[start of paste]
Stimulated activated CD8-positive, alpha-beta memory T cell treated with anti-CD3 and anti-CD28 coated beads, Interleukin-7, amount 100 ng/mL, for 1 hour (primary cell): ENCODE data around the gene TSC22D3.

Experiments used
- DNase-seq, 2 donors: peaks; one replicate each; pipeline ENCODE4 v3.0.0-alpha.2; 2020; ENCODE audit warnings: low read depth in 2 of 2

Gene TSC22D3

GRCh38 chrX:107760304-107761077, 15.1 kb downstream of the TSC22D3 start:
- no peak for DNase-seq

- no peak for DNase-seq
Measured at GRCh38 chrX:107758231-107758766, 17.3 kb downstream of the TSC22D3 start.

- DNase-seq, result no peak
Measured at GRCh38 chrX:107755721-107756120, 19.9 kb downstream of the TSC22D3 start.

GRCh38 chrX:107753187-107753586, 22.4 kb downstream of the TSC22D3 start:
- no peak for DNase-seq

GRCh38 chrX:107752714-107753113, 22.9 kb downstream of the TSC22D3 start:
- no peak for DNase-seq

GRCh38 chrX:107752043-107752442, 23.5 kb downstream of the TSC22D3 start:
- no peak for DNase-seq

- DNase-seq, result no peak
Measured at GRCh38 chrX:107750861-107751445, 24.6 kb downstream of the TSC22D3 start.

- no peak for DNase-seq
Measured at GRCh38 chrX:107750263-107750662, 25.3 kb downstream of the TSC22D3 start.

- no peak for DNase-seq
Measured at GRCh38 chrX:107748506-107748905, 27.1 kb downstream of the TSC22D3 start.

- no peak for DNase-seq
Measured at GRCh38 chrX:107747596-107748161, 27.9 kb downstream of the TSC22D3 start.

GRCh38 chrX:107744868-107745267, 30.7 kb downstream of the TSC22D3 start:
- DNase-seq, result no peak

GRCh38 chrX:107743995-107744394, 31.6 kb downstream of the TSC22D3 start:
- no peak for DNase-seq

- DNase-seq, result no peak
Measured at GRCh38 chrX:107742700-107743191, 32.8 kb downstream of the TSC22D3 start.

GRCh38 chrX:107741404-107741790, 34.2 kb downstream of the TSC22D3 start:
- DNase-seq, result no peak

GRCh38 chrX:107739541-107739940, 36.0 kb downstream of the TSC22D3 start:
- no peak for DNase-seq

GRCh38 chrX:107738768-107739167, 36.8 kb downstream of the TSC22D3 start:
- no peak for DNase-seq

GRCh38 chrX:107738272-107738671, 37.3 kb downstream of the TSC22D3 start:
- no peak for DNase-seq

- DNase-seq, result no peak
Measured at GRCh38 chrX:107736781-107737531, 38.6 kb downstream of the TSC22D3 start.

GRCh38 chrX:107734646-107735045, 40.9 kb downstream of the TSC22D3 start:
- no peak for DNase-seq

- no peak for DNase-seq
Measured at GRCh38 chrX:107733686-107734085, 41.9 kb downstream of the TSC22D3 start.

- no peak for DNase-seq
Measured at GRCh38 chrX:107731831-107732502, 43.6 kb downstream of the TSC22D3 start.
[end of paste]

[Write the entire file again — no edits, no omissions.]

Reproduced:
Stimulated activated CD8-positive, alpha-beta memory T cell treated with anti-CD3 and anti-CD28 coated beads, Interleukin-7, amount 100 ng/mL, for 1 hour (primary cell): ENCODE data around the gene TSC22D3.

Experiments used
- DNase-seq, 2 donors: peaks; one replicate each; pipeline ENCODE4 v3.0.0-alpha.2; 2020; ENCODE audit warnings: low read depth in 2 of 2

Gene TSC22D3

GRCh38 chrX:107760304-107761077, 15.1 kb downstream of the TSC22D3 start:
- no peak for DNase-seq

- no peak for DNase-seq
Measured at GRCh38 chrX:107758231-107758766, 17.3 kb downstream of the TSC22D3 start.

- DNase-seq, result no peak
Measured at GRCh38 chrX:107755721-107756120, 19.9 kb downstream of the TSC22D3 start.

GRCh38 chrX:107753187-107753586, 22.4 kb downstream of the TSC22D3 start:
- no peak for DNase-seq

GRCh38 chrX:107752714-107753113, 22.9 kb downstream of the TSC22D3 start:
- no peak for DNase-seq

GRCh38 chrX:107752043-107752442, 23.5 kb downstream of the TSC22D3 start:
- no peak for DNase-seq

- DNase-seq, result no peak
Measured at GRCh38 chrX:107750861-107751445, 24.6 kb downstream of the TSC22D3 start.

- no peak for DNase-seq
Measured at GRCh38 chrX:107750263-107750662, 25.3 kb downstream of the TSC22D3 start.

- no peak for DNase-seq
Measured at GRCh38 chrX:107748506-107748905, 27.1 kb downstream of the TSC22D3 start.

- no peak for DNase-seq
Measured at GRCh38 chrX:107747596-107748161, 27.9 kb downstream of the TSC22D3 start.

GRCh38 chrX:107744868-107745267, 30.7 kb downstream of the TSC22D3 start:
- DNase-seq, result no peak

GRCh38 chrX:107743995-107744394, 31.6 kb downstream of the TSC22D3 start:
- no peak for DNase-seq

- DNase-seq, result no peak
Measured at GRCh38 chrX:107742700-107743191, 32.8 kb downstream of the TSC22D3 start.

GRCh38 chrX:107741404-107741790, 34.2 kb downstream of the TSC22D3 start:
- DNase-seq, result no peak

GRCh38 chrX:107739541-107739940, 36.0 kb downstream of the TSC22D3 start:
- no peak for DNase-seq

GRCh38 chrX:107738768-107739167, 36.8 kb downstream of the TSC22D3 start:
- no peak for DNase-seq

GRCh38 chrX:107738272-107738671, 37.3 kb downstream of the TSC22D3 start:
- no peak for DNase-seq

- DNase-seq, result no peak
Measured at GRCh38 chrX:107736781-107737531, 38.6 kb downstream of the TSC22D3 start.

GRCh38 chrX:107734646-107735045, 40.9 kb downstream of the TSC22D3 start:
- no peak for DNase-seq

- no peak for DNase-seq
Measured at GRCh38 chrX:107733686-107734085, 41.9 kb downstream of the TSC22D3 start.

- no peak for DNase-seq
Measured at GRCh38 chrX:107731831-107732502, 43.6 kb downstream of the TSC22D3 start.